Er, well, that’s where the money is, mainly because the almond and orange producers need pollination on a schedule. And once the bloom is done, you either have to move the bees elsewhere, or start feeding them, plus there are other management issues like hive maintenance. So it’s more cost effective to hand that job off to a beekeeper who moves the hives to clover or buckwheat for the rest of the season. (Our bees were wintered in SoCal but trucked to Montana for the summer.)

    However… honeybees (technically an invasive species) actually displaced the native solitary bees that had previously been the main pollinators in the Americas. Those solitary bees are considerably more efficient pollinators (to where some gardeners buy boxes of solitary bees to improve garden production). The main difficulty for commercial crops is that the solitary bees can’t be convinced to show up in bulk on demand, and won’t stay put just because that’s where you plunked down their hive. And they don’t produce more bees that stick around like honeybees do, nor do they produce side crops (honey, wax, and queens).

    Africanized bees don’t survive prolonged hard freezes, and it’s not just a matter of not putting up enough honey (they do well enough for that). There’s a sharp line in the mountains just north of Los Angeles and if you work with bees, you’ll notice rather quickly which kind you’ve got… it changes right about where it gets below freezing for the whole month of January every year. English bees tolerate all sorts of activity around the hive, and if they get annoyed might chase you 20 feet in ones and twos (and if they get generally mean, it’s a sign the queen is old or sick). Africanized bees are a lot more touchy, sometimes get offended for no real reason, and when they take offense will chase you 300 feet en masse. Once had some come robbing (looking for fragments of honey or wax to carry off) while I was painting empty hives in my yard — I had to run for the trailer, and it sounded like hail when they hit the metal skin behind me. Was definitely preferable to work not down at my place, but rather up at the honey house which was above the freeze line and didn’t get mean bees randomly showing up.

    And Africanized bees can be mean even while swarming; English bees are not.

  8. Vlad says:

    But why are Africanized bees very aggressive? is there an evolutionary explanation?

    • reziac says:

      It’s probably the other way around — Africanized bees are essentially the wild type, while English bees (having been domesticated and captive-bred for a very long time) have been selected to be easier to handle.

      Social wasps can be aggressive pretty much like Africanized bees, and no one has done any selection with wasps; that’s just the wild behavior.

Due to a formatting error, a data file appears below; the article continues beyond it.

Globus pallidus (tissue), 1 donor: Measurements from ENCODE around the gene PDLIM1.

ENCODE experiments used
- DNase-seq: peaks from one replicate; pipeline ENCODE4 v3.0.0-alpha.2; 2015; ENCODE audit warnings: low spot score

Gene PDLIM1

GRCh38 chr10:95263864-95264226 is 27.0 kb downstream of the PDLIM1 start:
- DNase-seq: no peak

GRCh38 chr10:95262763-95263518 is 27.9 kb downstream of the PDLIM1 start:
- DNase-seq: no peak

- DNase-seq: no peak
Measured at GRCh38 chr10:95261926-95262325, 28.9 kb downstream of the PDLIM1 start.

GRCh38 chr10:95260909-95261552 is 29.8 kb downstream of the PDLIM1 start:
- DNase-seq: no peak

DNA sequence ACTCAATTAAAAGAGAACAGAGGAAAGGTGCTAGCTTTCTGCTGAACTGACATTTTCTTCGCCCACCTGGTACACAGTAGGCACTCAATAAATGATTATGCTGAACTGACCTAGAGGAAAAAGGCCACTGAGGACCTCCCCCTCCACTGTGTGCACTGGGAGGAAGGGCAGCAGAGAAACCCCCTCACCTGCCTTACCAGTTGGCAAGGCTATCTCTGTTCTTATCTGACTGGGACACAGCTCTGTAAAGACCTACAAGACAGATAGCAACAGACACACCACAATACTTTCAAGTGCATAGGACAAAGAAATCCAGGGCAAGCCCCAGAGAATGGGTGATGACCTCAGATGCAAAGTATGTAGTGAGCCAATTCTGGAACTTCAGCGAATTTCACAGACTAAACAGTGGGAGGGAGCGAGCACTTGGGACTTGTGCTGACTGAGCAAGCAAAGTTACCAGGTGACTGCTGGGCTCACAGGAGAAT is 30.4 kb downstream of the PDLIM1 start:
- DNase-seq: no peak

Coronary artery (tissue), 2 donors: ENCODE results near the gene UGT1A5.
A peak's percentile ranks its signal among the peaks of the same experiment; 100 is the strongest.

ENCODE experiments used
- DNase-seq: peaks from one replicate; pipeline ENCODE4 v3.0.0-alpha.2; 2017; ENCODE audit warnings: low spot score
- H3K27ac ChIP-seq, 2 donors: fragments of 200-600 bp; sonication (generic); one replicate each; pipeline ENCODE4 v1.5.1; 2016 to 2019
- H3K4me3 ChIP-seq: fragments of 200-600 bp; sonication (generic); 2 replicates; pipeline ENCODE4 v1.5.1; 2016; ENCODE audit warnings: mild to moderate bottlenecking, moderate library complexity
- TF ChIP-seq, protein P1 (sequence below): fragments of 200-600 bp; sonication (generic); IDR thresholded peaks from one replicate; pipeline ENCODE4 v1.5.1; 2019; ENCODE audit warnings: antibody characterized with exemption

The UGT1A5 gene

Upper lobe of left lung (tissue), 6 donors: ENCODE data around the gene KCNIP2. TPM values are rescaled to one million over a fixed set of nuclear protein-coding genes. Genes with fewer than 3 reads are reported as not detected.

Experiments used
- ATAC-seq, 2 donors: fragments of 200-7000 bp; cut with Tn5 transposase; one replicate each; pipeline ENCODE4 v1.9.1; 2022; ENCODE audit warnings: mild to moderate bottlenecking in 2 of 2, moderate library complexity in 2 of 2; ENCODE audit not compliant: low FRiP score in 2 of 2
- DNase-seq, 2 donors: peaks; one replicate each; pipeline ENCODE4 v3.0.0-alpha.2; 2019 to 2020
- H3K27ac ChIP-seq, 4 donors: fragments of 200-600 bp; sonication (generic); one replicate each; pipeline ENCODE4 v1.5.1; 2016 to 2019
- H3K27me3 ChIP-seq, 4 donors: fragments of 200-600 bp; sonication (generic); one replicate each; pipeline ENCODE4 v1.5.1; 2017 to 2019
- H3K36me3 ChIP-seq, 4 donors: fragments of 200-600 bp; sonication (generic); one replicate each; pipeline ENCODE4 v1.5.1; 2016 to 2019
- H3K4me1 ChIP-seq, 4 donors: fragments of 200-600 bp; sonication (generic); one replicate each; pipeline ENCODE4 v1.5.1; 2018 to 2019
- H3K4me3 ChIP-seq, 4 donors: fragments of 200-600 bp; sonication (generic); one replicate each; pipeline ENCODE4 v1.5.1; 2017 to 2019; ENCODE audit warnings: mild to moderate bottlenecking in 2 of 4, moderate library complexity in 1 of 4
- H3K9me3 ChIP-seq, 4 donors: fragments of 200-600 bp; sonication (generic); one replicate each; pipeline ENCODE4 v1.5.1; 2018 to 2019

Remember that all English bees in America, even in the wild, are descended from domestic hives imported from Europe; they are not a native species. And domestic hives often swarm on their own, and if there’s no box handy for them to move into, then you get another “wild” hive.

  9. Henry Scrope says:

    So the European bees, as long as they aren’t exterminated by hybridisation, will eventually prevail as any disturbances in climate or other circumstances will advantage them over the Africanised? Or am I too dense to get what you mean?

    • reziac says:

      Africanized bees kept moving north until they hit too much cold weather; they outcompete pure English (European) bees wherever winters are sufficiently mild.

      However wherever winters have a prolonged hard freeze, English bees survive and Africanized bees don’t. This may change with future hybridizations, given there are a lot of wild swarms of both types of bees, and overlapping territories.

      Some beekeepers catch wild swarms, but most buy queens (or whole hives) from captive breeding programs, and the majority of their bees originate in the northern tier states.

  10. Cat Rationalist says:

    Australia is much smaller region than North America + Eurasia + Africa which periodically connected, so main advantage of invading placentals were that they had larger area to develop.
    A placental mammal long living on a island likewise probably wouldn’t survive invasion of mainland marsupial. From South America which is larger than Austalia, possum made to NA and still competitive despite smaller brain.

    • Coagulopath says:

      This is true for every form of life. The fittest species in a 50 million km^2 area will likely outcompete the fittest species in a 5 million km^2 area, for the same reason that a group of a million people will likely contain a taller man than a group of a thousand people.

      The botanical history of an island is usually sad: ten thousand years of harmony and then rats/pigs/goats/rabbits kill everything.

      • dearieme says:

        Do you know the story of North Rona? WKPD:

        The island continued to be inhabited until the entire population of thirty died shortly after 1685 after an infestation by rats, probably the black rat (Rattus rattus), which reached the island after a shipwreck. The rats raided the food stocks of barley meal and it is possible the inhabitants starved to death, although plague may have been a contributory factor. … The rats themselves eventually starved to death, the huge swells the island experiences preventing their hunting along the rocky shores.

        • Coagulopath says:

          I didn’t know that. What a history the island has.

          It was resettled, but again depopulated by around 1695 in some sort of boating tragedy, after which it remained home to a succession of shepherds and their families. It had a population of nine in 1764.[11]